Sir Alex Ferguson would often refer to momentum as being instrumental to success. A winning streak can sweep teams to the title or snatch survival from the jaws of relegation. What constitutes a good streak is clearly dependent on the team, though.  Manchester United are currently on a five-match winning run: such form would certainly be outstanding for a relegation-threatened team, but is it common for a Champions League contender? This question is itself part of a broader one: what is form and how should we measure it?

In this blog I’m going to take a look at some of the statistics of winning streaks, investigating the characteristic length of winning runs in the EPL and how it varies for teams from the top to the bottom of the table.

How well do teams streak?


I started by taking every completed EPL season since 2000/01 and dividing the teams into bins based on their points total at the end of each season (0-40 points, 40-50, 50-60, and so on)[1]. For each bin, I measured the proportion of the teams in that bin that completed a winning streak, varying the length of the streaks from 2 to 10 matches.  For example, of the 54 sides that have finished on between 50 and 60 points since the 2000/01 season, 17 (31%) completed a winning run of at least 4 matches.  Runs were only measured within a single season – they do not bridge successive seasons[2]. The results are summarized in Table 1.


Table 1: The proportion of teams that complete winning runs of two games or longer in the EPL. Teams are divided into bins based on their final points total in a season, from 0-40 points (top row) to >80 points (bottom row).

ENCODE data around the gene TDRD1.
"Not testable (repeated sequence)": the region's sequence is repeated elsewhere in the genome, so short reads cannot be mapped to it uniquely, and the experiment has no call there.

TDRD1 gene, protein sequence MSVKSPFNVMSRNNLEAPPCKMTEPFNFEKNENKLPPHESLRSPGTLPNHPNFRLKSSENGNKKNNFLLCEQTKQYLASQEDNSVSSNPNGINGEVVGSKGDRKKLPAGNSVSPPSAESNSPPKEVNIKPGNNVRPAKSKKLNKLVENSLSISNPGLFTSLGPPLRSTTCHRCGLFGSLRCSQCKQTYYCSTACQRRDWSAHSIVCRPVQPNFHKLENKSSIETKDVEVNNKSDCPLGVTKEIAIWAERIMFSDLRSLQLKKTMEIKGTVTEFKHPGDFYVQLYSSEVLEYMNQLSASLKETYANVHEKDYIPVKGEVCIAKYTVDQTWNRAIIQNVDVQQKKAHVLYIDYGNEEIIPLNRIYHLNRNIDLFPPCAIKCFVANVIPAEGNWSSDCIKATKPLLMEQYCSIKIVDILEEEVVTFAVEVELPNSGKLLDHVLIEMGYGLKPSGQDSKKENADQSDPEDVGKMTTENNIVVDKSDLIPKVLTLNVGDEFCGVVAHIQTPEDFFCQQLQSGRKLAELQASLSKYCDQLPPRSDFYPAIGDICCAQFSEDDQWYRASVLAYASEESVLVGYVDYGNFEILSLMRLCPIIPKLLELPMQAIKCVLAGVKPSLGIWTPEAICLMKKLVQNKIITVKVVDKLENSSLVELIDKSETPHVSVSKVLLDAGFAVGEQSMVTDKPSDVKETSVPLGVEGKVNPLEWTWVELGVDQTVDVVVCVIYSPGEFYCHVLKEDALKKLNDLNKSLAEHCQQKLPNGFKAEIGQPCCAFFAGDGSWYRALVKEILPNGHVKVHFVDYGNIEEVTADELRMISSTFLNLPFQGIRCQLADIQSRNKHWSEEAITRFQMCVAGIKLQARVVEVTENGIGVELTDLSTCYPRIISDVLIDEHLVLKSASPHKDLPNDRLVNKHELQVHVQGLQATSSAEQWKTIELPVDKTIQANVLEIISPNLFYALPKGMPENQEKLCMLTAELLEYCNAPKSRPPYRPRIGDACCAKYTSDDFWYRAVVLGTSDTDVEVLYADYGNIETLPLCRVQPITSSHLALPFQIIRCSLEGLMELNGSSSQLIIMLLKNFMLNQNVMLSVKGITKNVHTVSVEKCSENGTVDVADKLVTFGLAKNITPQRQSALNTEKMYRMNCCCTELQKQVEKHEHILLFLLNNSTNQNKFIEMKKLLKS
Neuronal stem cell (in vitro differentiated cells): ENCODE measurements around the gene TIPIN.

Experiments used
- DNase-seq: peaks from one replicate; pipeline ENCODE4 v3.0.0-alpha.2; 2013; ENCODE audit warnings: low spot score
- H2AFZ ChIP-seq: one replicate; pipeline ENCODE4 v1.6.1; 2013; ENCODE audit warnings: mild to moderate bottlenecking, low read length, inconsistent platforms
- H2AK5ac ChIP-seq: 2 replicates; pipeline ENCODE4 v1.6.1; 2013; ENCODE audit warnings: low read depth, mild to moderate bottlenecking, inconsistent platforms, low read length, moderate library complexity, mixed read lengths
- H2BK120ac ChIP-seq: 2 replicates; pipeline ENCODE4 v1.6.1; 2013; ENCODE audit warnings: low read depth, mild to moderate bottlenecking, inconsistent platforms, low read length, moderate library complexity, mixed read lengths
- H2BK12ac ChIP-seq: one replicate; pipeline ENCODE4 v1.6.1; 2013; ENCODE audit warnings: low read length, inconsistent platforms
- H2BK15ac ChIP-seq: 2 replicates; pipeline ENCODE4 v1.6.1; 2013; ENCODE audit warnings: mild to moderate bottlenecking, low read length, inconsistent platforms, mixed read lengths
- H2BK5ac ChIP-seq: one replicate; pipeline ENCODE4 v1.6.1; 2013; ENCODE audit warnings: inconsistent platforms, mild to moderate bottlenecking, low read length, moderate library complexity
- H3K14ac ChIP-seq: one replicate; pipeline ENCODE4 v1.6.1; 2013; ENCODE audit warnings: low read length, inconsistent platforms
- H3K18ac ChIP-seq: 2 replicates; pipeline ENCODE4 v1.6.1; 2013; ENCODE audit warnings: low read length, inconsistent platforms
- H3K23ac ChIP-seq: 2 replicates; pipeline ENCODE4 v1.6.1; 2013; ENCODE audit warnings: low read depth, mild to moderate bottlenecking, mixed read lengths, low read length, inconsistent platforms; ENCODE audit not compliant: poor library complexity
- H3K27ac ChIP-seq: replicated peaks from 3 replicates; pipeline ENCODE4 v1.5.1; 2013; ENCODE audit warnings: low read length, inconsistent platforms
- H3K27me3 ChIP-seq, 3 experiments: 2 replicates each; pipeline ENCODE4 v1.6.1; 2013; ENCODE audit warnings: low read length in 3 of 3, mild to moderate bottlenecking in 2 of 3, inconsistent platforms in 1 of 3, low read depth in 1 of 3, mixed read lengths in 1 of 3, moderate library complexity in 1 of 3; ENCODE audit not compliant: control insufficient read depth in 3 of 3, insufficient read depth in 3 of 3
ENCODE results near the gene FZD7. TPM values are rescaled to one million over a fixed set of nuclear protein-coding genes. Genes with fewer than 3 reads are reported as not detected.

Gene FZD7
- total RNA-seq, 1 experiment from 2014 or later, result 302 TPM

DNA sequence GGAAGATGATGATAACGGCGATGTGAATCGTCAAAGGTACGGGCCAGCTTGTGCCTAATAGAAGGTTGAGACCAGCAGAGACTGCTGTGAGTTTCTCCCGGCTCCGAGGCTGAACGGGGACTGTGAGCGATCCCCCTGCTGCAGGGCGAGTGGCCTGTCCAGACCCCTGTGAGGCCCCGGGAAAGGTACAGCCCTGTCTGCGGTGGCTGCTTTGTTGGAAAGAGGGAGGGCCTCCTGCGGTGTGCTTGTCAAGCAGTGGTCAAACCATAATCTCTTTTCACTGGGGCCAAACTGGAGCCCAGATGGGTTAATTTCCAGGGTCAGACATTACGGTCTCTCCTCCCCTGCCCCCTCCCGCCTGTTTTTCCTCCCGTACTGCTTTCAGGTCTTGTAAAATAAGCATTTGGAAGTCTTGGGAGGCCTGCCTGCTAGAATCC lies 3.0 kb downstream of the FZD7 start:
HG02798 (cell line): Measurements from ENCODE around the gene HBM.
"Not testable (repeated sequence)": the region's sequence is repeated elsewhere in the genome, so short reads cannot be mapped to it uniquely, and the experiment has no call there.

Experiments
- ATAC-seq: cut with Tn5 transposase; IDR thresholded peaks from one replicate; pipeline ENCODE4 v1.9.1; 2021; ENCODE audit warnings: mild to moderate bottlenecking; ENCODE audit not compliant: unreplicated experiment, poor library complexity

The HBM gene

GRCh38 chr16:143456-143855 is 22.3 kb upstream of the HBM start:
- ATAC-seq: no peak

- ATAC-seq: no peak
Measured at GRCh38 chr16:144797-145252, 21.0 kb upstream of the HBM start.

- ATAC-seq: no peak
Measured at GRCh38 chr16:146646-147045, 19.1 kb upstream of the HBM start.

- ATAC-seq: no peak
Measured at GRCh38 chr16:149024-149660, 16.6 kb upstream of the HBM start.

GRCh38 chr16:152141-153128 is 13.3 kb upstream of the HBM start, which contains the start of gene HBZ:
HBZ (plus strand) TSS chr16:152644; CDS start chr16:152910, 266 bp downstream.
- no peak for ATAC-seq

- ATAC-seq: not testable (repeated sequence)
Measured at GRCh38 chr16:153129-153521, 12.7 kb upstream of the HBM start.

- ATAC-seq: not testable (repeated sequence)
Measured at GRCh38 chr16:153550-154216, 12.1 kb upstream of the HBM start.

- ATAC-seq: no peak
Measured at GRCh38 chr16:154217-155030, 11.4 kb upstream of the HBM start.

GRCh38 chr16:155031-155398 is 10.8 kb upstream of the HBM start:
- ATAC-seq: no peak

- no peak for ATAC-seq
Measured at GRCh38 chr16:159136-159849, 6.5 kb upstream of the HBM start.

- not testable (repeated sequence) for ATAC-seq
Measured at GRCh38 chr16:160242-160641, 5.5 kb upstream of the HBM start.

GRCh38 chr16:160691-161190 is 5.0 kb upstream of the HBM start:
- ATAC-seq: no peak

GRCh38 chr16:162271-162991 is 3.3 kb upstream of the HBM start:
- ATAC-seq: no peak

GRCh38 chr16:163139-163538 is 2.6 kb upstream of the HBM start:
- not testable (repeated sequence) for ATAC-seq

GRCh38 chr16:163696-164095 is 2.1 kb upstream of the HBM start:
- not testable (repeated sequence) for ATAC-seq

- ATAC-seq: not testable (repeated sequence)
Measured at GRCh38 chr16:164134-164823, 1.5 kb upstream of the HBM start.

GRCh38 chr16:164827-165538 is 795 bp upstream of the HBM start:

The top row gives the results for teams that finished on less than 40 points. The columns show the percentage that managed a winning streak, with the length of the streaks increasing from 2 (left column) to >10 matches (right). Three quarters of the teams in this points bin put together a winning streak of at least two games. However, the proportion drops very rapidly for longer runs: only 14% completed a 3-match winning streak and only 7% a 4-match streak. The only team to complete a 5-match winning streak was Newcastle early in 2014/15 (and this was half of the total number of games they won that season).

As you'd expect, the percentage of teams that achieve a winning streak of a given length increases as you move to higher points bins. Every team that has finished with 60 points or more has completed a 3-match winning stream. However, fewer than a quarter of those that finished with less than 70 points completed a 5-match winning streak. In general, the proportion of teams that achieve a winning streak drops off very rapidly as the length of the streak is increased.